Whatever else you do, pick up some scrap wood of the same species as your body, and work out your finishing schedule there before you start applying coatings to your expensive Warmoth part. It is far better to make your mistakes and do your swearing early in the game on cheap wood, and then approach the actual part with a zen mind and the confidence of actual knowledge about what works and what does not.
 
I'd check with the manufacturer, to be safest. As I said, shellac is pretty much a universal interface coating, and you can use it safely with just about anything. Zinsser makes a white, shellac-based, water-borne primer under their 1-2-3 brand, which you could experiment with. It's available everywhere, and probably less expensive than whatever the specialty hotrod paint makers recommend.

Whatever else you do, pick up some scrap wood of the same species as your body, and work out your finishing schedule there before you start applying coatings to your expensive Warmoth part. It is far better to make your mistakes and do your swearing early in the game on cheap wood, and then approach the actual part with a zen mind and the confidence of actual knowledge about what works and what does not.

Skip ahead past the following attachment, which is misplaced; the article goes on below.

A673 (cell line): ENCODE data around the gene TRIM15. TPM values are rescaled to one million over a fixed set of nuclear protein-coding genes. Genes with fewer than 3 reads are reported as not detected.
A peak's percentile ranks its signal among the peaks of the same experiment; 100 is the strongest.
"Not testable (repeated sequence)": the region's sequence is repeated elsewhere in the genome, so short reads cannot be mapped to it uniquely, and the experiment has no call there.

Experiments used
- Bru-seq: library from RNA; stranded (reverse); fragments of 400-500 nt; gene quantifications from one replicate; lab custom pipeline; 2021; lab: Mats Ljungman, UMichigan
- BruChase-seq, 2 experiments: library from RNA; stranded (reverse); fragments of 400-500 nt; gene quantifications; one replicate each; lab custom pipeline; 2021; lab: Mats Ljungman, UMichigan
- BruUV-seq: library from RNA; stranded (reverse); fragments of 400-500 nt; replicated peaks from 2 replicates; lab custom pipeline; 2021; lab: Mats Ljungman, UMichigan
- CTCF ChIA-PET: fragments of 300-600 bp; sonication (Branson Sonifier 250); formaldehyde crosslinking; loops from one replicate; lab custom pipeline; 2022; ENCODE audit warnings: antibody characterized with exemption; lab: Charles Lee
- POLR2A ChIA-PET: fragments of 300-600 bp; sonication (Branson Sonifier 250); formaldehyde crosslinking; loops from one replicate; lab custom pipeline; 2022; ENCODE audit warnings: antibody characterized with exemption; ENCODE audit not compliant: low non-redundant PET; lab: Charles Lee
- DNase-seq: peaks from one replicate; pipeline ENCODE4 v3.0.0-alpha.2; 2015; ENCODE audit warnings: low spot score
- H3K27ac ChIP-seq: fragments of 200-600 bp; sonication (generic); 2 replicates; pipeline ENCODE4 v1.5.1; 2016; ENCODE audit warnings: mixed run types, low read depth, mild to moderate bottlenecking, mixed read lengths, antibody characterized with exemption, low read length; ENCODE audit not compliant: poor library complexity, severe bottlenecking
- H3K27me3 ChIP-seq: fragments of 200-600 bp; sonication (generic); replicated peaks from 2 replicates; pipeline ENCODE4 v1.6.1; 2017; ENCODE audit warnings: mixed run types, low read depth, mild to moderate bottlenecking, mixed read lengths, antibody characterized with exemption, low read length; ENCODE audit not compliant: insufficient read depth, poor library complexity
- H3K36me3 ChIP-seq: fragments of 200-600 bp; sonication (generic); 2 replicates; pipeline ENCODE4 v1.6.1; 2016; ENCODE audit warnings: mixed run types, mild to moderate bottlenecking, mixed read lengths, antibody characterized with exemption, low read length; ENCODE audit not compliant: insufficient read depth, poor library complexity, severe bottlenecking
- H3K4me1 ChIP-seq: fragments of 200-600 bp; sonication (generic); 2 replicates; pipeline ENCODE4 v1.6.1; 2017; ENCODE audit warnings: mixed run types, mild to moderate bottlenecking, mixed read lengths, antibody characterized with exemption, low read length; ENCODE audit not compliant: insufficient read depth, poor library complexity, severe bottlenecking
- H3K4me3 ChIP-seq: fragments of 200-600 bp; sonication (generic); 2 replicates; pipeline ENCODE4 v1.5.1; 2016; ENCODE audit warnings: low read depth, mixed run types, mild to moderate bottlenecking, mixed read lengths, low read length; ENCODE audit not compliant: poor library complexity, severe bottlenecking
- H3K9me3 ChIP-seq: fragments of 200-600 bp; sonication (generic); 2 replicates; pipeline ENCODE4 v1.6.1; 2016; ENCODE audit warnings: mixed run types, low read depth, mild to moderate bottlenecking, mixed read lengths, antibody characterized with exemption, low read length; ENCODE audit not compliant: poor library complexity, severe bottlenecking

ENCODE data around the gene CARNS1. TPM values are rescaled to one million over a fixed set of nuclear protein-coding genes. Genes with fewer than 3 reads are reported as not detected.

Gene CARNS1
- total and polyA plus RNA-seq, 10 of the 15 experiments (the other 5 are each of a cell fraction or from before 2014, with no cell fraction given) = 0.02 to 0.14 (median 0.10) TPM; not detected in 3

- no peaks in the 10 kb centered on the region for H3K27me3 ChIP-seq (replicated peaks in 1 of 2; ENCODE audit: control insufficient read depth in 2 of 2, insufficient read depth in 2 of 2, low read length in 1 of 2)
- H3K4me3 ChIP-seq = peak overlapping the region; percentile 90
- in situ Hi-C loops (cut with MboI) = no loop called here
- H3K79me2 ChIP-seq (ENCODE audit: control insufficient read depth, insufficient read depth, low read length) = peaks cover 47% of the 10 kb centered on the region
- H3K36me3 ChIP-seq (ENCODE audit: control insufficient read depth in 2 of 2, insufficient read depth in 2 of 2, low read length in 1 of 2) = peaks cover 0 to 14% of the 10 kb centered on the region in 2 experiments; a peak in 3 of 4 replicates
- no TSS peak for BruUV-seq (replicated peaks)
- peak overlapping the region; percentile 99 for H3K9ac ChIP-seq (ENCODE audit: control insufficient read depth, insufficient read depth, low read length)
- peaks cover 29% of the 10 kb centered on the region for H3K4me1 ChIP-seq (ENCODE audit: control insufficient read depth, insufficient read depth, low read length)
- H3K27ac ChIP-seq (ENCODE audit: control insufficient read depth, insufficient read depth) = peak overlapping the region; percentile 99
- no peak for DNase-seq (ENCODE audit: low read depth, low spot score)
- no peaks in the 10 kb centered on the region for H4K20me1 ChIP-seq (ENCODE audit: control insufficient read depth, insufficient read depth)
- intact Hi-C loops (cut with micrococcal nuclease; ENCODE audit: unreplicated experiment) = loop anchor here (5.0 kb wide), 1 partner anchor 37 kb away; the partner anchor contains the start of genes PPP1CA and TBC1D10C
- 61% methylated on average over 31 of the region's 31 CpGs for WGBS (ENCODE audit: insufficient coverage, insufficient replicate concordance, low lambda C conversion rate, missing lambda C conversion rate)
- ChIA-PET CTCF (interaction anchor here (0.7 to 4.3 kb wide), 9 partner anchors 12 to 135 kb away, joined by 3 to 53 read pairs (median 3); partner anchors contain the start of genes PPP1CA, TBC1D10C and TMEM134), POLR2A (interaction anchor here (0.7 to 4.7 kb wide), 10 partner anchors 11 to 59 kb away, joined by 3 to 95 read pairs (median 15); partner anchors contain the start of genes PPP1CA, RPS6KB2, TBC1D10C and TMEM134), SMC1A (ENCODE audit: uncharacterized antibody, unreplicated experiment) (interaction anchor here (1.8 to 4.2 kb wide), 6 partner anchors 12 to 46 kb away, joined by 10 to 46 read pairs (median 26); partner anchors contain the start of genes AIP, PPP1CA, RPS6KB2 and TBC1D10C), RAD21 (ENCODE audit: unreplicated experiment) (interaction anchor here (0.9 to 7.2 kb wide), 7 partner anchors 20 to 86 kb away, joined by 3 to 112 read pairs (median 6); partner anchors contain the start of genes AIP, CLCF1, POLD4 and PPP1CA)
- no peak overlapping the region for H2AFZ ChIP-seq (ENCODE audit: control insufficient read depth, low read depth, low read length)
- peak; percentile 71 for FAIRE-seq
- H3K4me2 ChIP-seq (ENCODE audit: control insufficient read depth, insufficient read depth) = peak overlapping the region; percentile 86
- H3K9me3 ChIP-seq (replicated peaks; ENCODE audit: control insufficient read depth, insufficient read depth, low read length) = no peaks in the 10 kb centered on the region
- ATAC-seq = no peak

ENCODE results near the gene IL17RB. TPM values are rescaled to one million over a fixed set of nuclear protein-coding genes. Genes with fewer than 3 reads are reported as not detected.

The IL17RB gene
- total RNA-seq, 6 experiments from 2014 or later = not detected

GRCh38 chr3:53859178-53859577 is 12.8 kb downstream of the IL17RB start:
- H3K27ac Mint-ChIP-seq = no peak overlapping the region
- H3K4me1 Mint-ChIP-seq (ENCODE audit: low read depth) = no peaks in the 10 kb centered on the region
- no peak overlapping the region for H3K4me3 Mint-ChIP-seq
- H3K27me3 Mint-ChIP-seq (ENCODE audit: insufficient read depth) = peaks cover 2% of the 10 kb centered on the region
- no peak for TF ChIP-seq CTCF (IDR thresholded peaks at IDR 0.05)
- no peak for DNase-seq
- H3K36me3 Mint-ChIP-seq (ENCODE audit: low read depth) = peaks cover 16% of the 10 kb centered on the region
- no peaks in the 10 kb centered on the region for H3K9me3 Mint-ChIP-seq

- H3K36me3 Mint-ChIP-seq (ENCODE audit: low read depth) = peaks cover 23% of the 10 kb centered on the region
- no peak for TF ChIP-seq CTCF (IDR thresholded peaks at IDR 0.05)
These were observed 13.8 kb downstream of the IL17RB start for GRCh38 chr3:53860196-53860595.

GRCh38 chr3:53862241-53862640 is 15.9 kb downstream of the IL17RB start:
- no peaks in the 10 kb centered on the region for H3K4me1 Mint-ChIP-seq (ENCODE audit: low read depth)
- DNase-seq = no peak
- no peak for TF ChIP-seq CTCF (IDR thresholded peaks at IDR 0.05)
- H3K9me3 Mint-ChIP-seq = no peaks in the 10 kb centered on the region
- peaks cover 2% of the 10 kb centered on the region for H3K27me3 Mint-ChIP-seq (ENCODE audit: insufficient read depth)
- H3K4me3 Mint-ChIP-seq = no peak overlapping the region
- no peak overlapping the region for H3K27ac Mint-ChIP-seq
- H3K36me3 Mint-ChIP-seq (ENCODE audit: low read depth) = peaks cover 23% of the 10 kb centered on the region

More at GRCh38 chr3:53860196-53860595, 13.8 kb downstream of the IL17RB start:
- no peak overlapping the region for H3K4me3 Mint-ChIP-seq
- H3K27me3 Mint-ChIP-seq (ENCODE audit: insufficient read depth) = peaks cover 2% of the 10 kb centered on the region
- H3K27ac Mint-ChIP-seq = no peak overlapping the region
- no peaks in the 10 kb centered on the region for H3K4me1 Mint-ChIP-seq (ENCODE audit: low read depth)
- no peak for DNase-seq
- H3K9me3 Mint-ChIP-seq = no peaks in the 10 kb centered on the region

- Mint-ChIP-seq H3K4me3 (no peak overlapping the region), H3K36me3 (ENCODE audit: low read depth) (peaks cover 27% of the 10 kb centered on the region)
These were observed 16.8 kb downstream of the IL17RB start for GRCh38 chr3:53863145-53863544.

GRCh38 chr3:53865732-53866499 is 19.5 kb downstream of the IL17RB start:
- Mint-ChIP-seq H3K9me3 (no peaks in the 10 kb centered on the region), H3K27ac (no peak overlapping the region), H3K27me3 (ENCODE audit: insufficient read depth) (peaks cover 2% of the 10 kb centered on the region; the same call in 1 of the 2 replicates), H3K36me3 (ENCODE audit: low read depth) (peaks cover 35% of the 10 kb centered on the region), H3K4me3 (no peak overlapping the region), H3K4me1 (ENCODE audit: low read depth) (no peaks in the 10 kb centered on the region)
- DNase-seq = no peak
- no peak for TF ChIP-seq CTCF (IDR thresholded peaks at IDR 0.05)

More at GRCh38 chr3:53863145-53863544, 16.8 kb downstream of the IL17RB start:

Thank you again, and yes, that’s the plan! I almost wish I could get the trimmings from Warmoth to practice with. I’ve practiced getting even coats on some scraps and my technique has improved. My biggest concern is getting a smooth and even primer coat to lay the color on. My other concern is sanding the orange peel without really knowing the depth of the clear.
 
Sanding sealer and primer both do the same job — good adhesion to raw surfaces and high solids for fast build up. Use sanding sealer on transparent finishes, use primer on opaque finishes. You never need to use both. Use the sealer or primer that is compatible with your other coats, preferable within the same system.

Wax-free shellac is like the rosetta stone of finishes, it sticks to just about anything and just about anything sticks to it. Using a shellac sealer coat to start will often off-set any ill effects due to chemicals left on the body. It also helps as any in-between coat in different kinds of finishes. It, however, is not a durable finish for top coats. That's just something to take into account when deciding on a finishing technique. Generally always use the wax-free shellac, once you've added wax to a surface, you limited any finishes that will work over it.

My biggest concern is getting a smooth and even primer coat to lay the color on.

You apply a 3-4 coats of SS or primer and sand smooth, as you sand through (and you will), apply more coats, and repeat. It's taken me as much as 12 total coats to get smooth.

My other concern is sanding the orange peel without really knowing the depth of the clear.

This is why we spray 10-12 coats of clear.